Candidate With a Ghost of a Chance

Many years ago, in a flight of fancy that amused me to no end, I created a presidential candidate. He seldom appeared in public and campaigned mainly with 10-second ads. He never said anything of substance but became so popular that he easily won the White House.

I called him Bob. His campaign slogan was “Just Bob.” When reporters asked where he lived, he replied, “in a house.”

With rib-ticklers like that sprinkled throughout the column, I considered it a brilliant social satire on voters casting ballots for someone they knew nothing about. I couldn’t have been more pleased with my cleverness.

Rather than complimenting me on the piece, people scorned me. Too cute by half, they said. How dare you make fun of voters?


Little did they suspect back then that Orange County would develop a real-life Bob.

Turns out his name is Steve.

He’s not just Steve, though. He’s Steve Rocco. He’s not fictional, but as we reported last week, he’s the next-best thing. Nobody seems to know a darn thing about him.

Steve won a seat on the Orange Unified School District board, but no one seems to know how or why. He didn’t campaign, file a candidate statement or appear at a community forum. When the school district sent him mail during the campaign, it was returned unopened. Invited to a PTA candidates forum, he returned the registered letter with this reply: “Refused.”

This information is all the product of research by one of our crack reporters, who also tried without success to contact him at his home. The president of the teachers union told her: “We have never seen him.”

Yet, Steve won. And it’s not like he eked out a victory in an obscure race in which 30 people voted. The man -- we think he’s a man -- received 24,749 votes. He defeated Phil Martinez -- who campaigned in the normal way and spent $6,000 -- by nearly 3,600 votes.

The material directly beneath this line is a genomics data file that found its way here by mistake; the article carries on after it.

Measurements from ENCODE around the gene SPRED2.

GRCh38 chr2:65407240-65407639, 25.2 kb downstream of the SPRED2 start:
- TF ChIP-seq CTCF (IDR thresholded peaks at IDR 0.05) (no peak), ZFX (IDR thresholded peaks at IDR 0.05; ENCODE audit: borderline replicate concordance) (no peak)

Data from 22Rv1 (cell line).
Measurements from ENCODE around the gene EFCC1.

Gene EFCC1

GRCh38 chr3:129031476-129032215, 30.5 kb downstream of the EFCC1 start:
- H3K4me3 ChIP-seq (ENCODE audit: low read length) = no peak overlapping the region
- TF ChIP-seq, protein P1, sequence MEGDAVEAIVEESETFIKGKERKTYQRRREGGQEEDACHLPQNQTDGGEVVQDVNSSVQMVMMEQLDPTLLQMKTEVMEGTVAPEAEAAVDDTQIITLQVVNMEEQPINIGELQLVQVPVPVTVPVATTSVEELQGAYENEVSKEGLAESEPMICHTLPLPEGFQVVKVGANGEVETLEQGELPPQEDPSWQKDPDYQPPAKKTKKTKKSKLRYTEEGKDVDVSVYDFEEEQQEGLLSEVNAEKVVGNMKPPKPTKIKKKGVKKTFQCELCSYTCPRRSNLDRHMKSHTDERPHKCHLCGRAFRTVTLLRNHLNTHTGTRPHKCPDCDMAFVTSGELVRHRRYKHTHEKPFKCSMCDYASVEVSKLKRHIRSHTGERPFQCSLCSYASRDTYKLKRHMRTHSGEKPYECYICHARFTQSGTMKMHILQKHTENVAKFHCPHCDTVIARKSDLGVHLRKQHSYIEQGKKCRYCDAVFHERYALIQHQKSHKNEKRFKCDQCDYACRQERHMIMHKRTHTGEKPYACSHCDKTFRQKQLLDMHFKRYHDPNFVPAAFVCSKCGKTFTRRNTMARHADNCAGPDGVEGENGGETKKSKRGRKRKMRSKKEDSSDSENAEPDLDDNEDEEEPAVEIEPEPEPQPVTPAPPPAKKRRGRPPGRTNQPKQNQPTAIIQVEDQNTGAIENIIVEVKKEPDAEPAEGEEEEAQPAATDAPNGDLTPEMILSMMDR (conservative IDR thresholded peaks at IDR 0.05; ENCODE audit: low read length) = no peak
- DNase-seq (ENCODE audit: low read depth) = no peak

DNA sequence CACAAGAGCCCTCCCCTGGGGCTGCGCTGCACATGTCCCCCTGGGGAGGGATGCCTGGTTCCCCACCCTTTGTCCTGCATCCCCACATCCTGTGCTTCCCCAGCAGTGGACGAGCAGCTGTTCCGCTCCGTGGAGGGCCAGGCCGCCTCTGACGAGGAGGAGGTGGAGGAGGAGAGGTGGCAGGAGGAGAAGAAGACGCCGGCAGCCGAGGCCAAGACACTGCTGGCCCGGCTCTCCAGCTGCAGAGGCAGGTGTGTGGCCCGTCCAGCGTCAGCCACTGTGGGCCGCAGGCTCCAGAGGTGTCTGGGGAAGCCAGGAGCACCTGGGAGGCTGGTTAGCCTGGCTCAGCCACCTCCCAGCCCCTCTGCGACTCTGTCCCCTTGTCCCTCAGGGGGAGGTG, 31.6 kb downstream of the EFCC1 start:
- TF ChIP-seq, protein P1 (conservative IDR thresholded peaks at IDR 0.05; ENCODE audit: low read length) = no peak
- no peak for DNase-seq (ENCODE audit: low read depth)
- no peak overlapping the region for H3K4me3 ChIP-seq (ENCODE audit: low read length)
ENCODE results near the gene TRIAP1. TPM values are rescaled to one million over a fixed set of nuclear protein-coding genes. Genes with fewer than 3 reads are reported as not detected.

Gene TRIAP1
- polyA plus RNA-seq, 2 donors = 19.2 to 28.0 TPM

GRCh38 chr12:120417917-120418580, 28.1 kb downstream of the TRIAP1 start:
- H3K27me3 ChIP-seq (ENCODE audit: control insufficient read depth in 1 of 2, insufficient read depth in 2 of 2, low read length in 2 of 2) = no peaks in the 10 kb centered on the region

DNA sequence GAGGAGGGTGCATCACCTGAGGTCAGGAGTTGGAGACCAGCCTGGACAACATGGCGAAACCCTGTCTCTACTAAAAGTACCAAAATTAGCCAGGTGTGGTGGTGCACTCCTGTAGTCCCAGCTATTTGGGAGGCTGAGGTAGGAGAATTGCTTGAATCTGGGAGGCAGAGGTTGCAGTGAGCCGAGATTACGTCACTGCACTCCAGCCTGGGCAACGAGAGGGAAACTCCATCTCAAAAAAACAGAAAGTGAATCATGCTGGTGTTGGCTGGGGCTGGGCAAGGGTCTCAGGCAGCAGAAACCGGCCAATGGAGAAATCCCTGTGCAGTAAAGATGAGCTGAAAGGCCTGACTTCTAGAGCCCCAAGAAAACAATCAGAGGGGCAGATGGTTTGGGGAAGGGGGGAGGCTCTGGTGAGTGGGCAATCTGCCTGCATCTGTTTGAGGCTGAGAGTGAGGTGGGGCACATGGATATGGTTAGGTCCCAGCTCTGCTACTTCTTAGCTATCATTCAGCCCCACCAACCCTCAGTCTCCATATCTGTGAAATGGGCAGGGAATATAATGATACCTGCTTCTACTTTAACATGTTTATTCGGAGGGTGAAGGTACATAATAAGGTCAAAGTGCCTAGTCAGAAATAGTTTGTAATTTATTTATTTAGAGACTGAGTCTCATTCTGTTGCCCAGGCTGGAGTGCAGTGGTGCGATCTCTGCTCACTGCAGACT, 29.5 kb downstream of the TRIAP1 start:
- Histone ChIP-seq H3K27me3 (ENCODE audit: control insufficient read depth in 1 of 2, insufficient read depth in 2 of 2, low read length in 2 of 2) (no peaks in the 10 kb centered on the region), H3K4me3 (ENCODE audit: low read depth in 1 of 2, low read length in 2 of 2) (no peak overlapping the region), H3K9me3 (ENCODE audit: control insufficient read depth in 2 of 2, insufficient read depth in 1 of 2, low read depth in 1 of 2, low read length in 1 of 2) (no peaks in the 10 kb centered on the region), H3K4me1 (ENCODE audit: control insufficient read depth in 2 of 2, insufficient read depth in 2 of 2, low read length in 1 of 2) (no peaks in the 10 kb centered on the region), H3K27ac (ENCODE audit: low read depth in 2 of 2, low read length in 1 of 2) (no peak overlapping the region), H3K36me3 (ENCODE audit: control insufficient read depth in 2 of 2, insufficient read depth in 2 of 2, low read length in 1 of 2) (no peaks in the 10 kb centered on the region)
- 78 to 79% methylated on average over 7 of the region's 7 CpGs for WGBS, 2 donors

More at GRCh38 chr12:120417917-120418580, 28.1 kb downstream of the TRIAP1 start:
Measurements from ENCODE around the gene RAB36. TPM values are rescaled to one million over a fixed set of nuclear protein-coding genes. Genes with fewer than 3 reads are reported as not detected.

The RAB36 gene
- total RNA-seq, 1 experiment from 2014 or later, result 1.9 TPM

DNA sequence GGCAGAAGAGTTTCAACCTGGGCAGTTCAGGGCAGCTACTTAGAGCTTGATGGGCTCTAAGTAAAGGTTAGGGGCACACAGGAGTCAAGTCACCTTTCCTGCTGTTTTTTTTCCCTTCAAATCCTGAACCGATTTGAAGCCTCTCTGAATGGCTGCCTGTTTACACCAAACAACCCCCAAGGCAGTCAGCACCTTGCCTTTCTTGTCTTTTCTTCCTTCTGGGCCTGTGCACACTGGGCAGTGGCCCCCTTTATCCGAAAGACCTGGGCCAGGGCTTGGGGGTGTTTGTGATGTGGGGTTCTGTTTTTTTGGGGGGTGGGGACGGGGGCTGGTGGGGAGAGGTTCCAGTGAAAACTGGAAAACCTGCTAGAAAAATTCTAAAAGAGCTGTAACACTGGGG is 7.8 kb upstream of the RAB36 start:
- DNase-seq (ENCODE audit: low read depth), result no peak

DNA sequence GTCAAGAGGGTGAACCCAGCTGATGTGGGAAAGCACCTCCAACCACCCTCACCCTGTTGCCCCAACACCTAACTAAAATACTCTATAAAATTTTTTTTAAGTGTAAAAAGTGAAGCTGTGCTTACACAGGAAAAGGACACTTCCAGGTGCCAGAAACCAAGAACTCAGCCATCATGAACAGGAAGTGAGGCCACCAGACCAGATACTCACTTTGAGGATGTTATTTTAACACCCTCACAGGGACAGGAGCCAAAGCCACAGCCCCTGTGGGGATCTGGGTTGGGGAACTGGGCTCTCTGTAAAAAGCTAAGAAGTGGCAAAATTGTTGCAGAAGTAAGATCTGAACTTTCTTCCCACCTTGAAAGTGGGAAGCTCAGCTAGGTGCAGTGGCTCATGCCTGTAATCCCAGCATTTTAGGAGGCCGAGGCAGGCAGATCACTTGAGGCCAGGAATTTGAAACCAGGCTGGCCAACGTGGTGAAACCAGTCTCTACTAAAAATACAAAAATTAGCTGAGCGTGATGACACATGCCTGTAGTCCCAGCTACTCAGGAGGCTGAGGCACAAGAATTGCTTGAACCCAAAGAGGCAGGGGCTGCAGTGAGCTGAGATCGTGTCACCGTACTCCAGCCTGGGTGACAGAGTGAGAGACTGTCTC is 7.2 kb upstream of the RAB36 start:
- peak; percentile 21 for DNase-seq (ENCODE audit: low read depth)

I’ve been scratching my head all day and can’t fathom how a phantom could get 24,749 votes.

Unless, of course ...


I toyed with the notion that voters in Orange are clueless. Nah, can’t be. Surely they wouldn’t entrust a seat on the school board to someone they knew nothing about. Not with nearly 32,000 students in the district and a budget of more than $230 million.

Surely they take their votes more seriously than that. They must have intuited something about Steve. Or collectively channeled him. Perhaps they just liked the sound of Rocco, sensing strength and wisdom in such a sturdy-sounding name.

Obviously, they found something more appetizing than Martinez’s credentials: park ranger, father of three children in the district and president of a local PTA.

Another Orange board member told our reporter that people are trying to figure out who Steve is. She heard through the grapevine that he rides a bicycle and likes garage sales, but doesn’t know if that’s true.


Steve sounds more like my Bob all the time, who told voters after he won the presidency that he wouldn’t be staying in the White House but wouldn’t say where he would live. Nor, he said, would he attend the presidential inaugural.

You’re a fool, people told me then. Voters would never elect someone like that. How dare I disparage the sanctity of election day.

Cut to last week, when school district lawyers told our reporter that they have no idea if Steve will be at his swearing-in ceremony Dec. 9. Nor are they sure what to do if he isn’t.

I admit to a kinship with Steve. I didn’t create Bob as an evil character. He was a nice guy with ambition who preferred to keep to himself. He might have made a fine president.


With that in mind, here’s wishing Steve the best of luck.

Dana Parsons can be reached at (714) 966-7821 or at dana An archive of his recent columns is at